PARADIM’s Electron Microscopy Facility enabled direct visualization of the novel nanotexture at atomic resolution with cryogenic scanning transmission electron microscopy, complementing and contributing to the development of the new x-ray technique.

The work was initialized by users from Cornell University and completed in collaboration with researchers at Penn State University, Cornell High-Energy Synchrotron Source (CHESS), and the Advanced Photon Source (APS).

Full reference:

Z. Shao, N. Schnitzer, J. Ruf, O.Y. Gorobtsov, C. Dai, B.H. Goodge, T. Yang, H. Nair, V.A. Stoica, J.W. Freeland, J. Ruff, L.-Q. Chen, D.G. Schlom, K.M. Shen, L.F. Kourkoutis, and A. Singer, "Real-Space Imaging of Periodic Nanotextures in Thin Films via Phasing of Diffraction Data," Proc. Natl. Acad. Sci. U.S.A. 120, e2303312120 (2023). DOI: 10.1073/pnas.2303312120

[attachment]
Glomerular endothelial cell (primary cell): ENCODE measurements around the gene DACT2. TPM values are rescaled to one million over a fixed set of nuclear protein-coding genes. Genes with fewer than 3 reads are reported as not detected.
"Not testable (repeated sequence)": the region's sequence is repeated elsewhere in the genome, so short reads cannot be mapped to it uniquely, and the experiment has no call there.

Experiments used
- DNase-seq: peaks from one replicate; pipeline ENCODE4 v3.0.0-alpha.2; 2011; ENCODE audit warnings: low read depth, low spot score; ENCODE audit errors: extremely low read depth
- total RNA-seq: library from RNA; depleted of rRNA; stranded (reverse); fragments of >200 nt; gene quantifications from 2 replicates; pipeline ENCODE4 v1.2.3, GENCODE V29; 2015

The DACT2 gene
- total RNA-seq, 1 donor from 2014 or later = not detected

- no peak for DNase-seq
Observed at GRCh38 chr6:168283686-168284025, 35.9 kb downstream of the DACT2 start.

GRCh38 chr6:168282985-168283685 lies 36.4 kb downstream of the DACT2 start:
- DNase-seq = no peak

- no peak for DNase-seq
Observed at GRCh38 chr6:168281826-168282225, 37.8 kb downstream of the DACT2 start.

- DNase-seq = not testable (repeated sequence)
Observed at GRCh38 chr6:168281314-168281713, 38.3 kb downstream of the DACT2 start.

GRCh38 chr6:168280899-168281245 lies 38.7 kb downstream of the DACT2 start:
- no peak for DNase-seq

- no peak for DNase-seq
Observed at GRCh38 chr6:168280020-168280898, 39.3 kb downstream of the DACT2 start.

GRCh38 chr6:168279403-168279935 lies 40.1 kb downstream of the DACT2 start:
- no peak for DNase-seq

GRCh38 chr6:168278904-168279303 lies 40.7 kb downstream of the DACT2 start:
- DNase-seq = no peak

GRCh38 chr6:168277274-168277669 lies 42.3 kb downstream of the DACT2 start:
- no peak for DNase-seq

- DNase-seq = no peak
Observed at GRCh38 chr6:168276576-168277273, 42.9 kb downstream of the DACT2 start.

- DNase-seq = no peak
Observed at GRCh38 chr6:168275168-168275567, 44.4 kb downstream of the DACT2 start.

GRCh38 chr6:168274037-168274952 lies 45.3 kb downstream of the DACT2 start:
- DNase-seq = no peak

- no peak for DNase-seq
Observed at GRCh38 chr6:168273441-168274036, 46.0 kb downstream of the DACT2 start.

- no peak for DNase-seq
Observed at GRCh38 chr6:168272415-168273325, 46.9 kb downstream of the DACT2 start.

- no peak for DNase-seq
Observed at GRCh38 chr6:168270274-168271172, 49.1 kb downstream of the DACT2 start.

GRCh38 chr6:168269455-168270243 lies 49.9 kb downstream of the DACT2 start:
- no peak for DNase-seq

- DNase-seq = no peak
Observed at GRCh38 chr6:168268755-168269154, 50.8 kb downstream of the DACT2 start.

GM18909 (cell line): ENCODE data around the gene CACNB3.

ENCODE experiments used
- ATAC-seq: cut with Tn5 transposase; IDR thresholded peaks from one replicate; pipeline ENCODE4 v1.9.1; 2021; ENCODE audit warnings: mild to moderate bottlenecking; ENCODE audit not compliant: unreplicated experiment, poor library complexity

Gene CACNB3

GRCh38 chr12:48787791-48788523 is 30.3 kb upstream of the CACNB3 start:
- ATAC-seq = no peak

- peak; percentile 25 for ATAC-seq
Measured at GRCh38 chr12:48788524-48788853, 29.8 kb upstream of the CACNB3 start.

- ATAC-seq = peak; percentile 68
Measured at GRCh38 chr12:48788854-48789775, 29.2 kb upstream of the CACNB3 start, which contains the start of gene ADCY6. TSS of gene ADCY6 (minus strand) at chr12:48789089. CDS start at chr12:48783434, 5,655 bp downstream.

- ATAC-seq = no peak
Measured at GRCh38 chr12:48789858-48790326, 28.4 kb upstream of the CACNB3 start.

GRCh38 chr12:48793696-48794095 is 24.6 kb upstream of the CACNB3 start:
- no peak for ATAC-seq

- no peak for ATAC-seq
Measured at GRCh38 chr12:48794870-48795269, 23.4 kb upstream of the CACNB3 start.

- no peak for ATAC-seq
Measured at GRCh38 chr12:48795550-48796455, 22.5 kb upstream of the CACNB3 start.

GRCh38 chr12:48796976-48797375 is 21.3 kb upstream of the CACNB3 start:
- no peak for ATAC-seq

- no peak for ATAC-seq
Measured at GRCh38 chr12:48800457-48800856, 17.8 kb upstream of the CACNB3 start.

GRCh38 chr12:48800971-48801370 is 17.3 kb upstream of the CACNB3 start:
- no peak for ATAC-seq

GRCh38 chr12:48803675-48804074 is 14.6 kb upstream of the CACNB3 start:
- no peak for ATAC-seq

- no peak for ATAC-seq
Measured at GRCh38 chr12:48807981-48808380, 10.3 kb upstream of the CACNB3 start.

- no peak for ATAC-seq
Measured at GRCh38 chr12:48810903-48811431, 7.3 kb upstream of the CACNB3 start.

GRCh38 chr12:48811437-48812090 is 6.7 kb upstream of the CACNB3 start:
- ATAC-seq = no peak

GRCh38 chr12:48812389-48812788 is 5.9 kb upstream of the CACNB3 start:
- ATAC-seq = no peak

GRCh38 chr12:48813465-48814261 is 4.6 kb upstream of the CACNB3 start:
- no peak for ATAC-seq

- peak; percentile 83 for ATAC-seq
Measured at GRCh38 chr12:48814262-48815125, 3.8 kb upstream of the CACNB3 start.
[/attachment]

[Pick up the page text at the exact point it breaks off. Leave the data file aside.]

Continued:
The work was primarily supported by U.S. Department of Energy, Office of Science, Office of Basic Energy Sciences, under contract no. DE-SC0019414 (development of the phase retrieval algorithm, data analysis, and interpretation: Z.S., O.Y.G., D.G.S., K.M.S., A.S.; thin-film synthesis: H.N.). This research was funded in part by the Gordon and Betty Moore Foundation’s EPiQS Initiative through grant nos. GBMF3850 and GBMF9073 to Cornell University. Sample preparation was, in part, facilitated by the Cornell NanoScale Facility, a member of the National Nanotechnology Coordinated Infrastructure (NNCI), which is supported by the NSF (grant no. NNCI-2025233). We thank Benjamin Gregory for careful reading of the manuscript. Research conducted at CHESS was supported by the NSF (BIO, ENG and MPS Directorates) under awards DMR-1332208 and DMR-1829070. Use of the Advanced Photon Source was supported by DOE’s Office of Science under contract DE-AC02-06CH11357. Transmission electron microscopy work was supported by the NSF [Platform for the Accelerated Realization, Analysis, and Discovery of Interface Materials (PARADIM)] under Cooperative Agreement No. DMR-2039380 and made use of the Cornell Center for Materials Research Shared Facilities, which are supported through the NSF MRSEC program (DMR-1719875). N.S. was supported by the NSF Graduate Research Fellowship (DGE-2139899). B.H.G. was supported by PARADIM (NSF DMR-2039380). L.F.K. acknowledges support by the Packard Foundation. T.Y. and L.-Q.C.’s efforts on phase-field simulations are supported as part of the Computational Materials Sciences Program funded by the U.S. Department of Energy, Office of Science, Basic Energy Sciences, under award no. DE-SC0020145. C.D.’s effort is supported by the U.S. Department of Energy, Office of Science, Office of Basic Energy Sciences, under award number DE-SC-0012375. V.A.S. and J.W.F. acknowledge the U.S. Department of Energy, Office of Science, Office of Basic Energy Sciences, under award number DE-SC-0012375, for support in studying complex-oxide heterostructure with X-ray scattering.